Maintaining the Senate costs Canadians around $90 million a year. While folks are looking for jobs and trying to make ends meet when their EI runs out, or scraping by on pensions that do not even cover basic necessities, senators are earning $132,300 a year for a three-day work week. Add in travel and expenses and each senator is costing us about $859,000 a year, all for an institution that will not play any relevant role in the lives of most Canadians.
I can think of a lot of things that do matter to people, such as creating family-supporting jobs, improving public health care, and building decent futures for our kids. Lining the pockets of party insiders just is not high on my or anyone's list.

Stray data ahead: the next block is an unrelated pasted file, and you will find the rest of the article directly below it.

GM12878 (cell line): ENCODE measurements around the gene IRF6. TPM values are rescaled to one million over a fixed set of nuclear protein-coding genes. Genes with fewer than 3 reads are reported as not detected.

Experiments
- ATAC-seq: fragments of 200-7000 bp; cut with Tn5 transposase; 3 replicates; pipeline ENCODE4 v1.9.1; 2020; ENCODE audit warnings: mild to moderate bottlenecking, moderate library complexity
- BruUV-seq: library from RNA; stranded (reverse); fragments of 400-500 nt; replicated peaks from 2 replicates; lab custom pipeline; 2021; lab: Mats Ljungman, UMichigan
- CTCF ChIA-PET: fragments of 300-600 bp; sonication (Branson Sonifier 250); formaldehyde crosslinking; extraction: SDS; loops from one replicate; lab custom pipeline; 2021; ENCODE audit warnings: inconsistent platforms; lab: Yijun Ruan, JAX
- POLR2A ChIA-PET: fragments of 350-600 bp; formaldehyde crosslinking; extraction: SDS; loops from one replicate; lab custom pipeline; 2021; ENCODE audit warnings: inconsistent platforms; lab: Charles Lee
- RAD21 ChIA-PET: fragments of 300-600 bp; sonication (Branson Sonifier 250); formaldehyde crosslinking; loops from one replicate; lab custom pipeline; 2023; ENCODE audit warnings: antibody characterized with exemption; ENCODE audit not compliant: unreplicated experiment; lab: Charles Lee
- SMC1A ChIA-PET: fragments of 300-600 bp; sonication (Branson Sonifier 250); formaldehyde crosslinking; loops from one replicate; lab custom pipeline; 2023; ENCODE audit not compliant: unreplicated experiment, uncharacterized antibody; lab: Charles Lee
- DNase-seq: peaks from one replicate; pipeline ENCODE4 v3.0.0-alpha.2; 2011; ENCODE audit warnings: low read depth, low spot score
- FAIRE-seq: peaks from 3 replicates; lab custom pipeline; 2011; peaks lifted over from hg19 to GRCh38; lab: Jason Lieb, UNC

Supreme Court Act
June 13th, 2011 / 3:05 p.m.
Yvon Godin Acadie—Bathurst, NB
moved for leave to introduce Bill C-208, An Act to amend the Supreme Court Act (understanding the official languages).
I would like to thank the hon. member for Gatineau who has seconded my bill.
This is not the first time I have introduced this bill in the House of Commons. As members know, I am very persistent and I tell myself that one day it will happen. This bill would ensure that future Supreme Court judges will be chosen from among candidates who understand both French and English without the help of an interpreter. I believe that everyone should be equal before the law and should have the right, without distinction, to equal protection in law in both of the country's official languages.
I call upon members from all parties, all senators and the people of Canada to support this bill so that every Canadian is treated more fairly before the Supreme Court.
(Motions deemed adopted, bill read the first time and printed)